My sources of information were:
The tragedy of Central Europe. Laszlo Gorgenyi.
Esteban el Grande, Principe de Moldavia. Serban Papacostean
Russian travellers to Constantinople.
Dictionary of the middle ages. Downey Fairfax
Genova, un impero sul mare. Enrico Basso
In my opinion, the Hungarian text is the least objective.

1) The Greatness of Stephen.
Papacostean: Many nice references which make a nice story. Thirty years after his death, Segismund, King of Poland, wrote about him as "Stephanus ille magno". A chronicler of Ivan III, Kniaz of Moscow, dead a year later speaks about the friendship with that great voevod of the Moldavians. In a chronicle of Moldavia, written over 150 years after his death it is said that for the people of Moldavia he was simply, the Great. Among peasants he became something short of mythological hero, the invincible prince, Saint Stephen the voevod. I think that the reason of his popularity, apart from the military success, is that most of his army were peasants, ordinary people.

Gorgenyi: Recently promoted by Romanian historians to the rank of "cel Mare" (The Great) Stephen is the only voevod mentioned in the Kinder Hilgemann with a short remark. "He played his neighbors off against one another" (Personally, I can't disagree totally about that) The Great was a puny man, measuring a mere 5 feet four inches tall including a high spiked crown he used to wear to create the illusion of a higher stature"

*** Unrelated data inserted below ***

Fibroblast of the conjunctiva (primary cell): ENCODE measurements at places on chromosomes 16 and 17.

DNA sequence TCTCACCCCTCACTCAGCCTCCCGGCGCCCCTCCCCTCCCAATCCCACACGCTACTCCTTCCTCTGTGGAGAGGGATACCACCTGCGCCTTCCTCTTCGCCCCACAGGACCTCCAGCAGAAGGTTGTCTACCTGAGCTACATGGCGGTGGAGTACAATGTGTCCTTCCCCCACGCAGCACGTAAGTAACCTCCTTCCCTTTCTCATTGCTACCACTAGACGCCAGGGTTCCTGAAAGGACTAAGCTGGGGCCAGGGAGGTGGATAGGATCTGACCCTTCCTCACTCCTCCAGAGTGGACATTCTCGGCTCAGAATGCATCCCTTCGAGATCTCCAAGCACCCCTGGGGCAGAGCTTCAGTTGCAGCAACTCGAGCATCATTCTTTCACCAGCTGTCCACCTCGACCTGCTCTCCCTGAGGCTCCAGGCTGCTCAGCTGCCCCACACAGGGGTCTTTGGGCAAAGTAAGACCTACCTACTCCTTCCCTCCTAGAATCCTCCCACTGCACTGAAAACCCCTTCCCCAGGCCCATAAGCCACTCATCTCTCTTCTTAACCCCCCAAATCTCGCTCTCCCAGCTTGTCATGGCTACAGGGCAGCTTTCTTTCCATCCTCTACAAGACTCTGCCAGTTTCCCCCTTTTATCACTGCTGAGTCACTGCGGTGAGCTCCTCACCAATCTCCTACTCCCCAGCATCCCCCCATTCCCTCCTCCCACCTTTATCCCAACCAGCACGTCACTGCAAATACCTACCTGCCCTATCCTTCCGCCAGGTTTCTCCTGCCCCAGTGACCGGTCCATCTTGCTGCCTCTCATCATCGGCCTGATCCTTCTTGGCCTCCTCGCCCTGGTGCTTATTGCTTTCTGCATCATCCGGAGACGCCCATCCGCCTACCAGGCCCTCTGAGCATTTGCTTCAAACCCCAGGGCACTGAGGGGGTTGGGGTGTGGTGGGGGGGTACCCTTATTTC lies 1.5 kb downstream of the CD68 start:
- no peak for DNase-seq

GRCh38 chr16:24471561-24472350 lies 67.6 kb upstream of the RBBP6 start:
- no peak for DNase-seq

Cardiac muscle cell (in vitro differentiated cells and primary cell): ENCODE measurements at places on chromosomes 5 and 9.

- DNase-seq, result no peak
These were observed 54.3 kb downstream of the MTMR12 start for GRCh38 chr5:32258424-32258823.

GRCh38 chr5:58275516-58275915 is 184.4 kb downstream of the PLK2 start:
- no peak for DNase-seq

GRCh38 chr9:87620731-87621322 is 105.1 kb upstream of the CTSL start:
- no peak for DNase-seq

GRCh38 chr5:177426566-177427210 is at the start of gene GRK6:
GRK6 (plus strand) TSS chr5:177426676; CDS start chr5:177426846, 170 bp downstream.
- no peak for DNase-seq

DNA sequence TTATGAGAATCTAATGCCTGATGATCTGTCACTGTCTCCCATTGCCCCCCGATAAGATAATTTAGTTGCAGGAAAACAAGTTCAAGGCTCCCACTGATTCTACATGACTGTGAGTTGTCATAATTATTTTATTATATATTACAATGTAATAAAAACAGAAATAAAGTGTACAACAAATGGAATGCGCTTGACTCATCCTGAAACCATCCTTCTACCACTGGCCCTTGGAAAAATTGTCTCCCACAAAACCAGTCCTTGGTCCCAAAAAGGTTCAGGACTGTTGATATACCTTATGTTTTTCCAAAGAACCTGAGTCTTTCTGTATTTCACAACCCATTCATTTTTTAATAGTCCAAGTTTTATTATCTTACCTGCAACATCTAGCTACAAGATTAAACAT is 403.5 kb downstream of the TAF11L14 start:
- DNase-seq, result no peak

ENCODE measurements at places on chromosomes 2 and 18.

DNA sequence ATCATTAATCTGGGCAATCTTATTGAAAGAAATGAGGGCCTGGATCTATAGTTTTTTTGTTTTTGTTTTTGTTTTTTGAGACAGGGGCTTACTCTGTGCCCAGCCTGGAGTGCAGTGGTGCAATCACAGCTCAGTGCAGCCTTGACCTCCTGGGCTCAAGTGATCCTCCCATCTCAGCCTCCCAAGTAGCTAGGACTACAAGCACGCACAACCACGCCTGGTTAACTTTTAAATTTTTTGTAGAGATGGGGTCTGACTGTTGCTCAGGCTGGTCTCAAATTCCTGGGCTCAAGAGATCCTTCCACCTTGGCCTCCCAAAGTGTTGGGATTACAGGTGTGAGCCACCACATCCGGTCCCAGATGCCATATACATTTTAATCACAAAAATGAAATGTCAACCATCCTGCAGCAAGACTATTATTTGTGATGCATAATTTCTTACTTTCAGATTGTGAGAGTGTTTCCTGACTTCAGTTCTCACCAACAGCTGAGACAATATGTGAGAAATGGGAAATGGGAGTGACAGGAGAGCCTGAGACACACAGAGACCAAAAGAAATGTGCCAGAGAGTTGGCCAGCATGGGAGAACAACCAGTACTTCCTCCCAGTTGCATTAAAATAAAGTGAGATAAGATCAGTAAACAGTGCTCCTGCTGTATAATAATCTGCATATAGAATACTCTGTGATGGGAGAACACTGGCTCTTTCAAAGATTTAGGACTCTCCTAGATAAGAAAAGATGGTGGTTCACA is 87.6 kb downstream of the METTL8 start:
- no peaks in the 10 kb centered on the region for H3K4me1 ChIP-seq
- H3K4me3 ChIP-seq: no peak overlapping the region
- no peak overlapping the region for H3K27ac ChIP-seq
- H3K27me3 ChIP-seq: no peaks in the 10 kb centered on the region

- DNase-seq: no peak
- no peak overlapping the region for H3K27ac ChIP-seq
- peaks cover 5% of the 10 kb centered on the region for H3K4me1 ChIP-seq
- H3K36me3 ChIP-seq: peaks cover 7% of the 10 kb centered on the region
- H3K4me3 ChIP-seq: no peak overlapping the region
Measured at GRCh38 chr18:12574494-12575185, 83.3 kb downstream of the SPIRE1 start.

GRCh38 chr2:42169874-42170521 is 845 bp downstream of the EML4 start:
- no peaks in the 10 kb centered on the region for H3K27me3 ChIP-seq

2) The Ambitions of Stephen.
Gorgenyi: He presents Stephen as a man showing territorial ambitions at the expense of Poland in Pokutia, a region he annexed to Moldavia after some success in the battle of Dumbrava. True, Pokutia was subject to claim of both Poland and Moldavia, but there is more. It was mostly received as means of payment for the help received. At that time a battle of influence took place in naming a successor to the throne of Hungary after the sudden death of king Matthias Corvinius in 1490. There were three candidates: The emperor Maximilian I of Habsburg, John Albert, supposed heir to the Polish throne, and his brother Vladislav Jagelons, king of Bohemia.

Papacostean. Stephen helped the best candidate according to his interests. Maximilian recommended privileged classes in Transylvania under the auspices of Stephen, who would be declared representative on his behalf. On the other hand, a possible union between Hungary and Poland could be too risky, so he chose helping Vladislav. That way, Stephen took military actions in the south of Poland. In effect the situation put him in contact with the powers opposed to Poland and Lithuania: Moscow and the Khanate of Crimea. In 1499 a Polish campaign against Poland finished with a Moldavian victory and recognition for the first time of a relation in terms of equality between the two countries.

3) The Razesi